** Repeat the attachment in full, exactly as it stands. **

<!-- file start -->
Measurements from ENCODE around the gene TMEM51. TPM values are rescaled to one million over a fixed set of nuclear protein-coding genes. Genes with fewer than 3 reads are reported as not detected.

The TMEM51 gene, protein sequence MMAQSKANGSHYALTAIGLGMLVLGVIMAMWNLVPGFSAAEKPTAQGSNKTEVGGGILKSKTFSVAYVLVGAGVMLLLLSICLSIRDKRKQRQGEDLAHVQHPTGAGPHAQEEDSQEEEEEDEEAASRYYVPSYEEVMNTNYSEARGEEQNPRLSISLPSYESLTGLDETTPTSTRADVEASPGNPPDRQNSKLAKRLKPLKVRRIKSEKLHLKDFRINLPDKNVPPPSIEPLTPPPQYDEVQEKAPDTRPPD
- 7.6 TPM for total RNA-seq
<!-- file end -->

Measurements from ENCODE around the gene TMEM51. TPM values are rescaled to one million over a fixed set of nuclear protein-coding genes. Genes with fewer than 3 reads are reported as not detected.

The TMEM51 gene, protein sequence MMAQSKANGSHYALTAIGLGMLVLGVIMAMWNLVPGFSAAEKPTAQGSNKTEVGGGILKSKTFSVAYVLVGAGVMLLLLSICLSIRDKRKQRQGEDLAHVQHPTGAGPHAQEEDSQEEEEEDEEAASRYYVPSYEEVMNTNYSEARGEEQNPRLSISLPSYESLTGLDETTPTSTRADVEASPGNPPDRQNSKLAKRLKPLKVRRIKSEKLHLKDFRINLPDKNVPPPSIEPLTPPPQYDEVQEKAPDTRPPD
- 7.6 TPM for total RNA-seq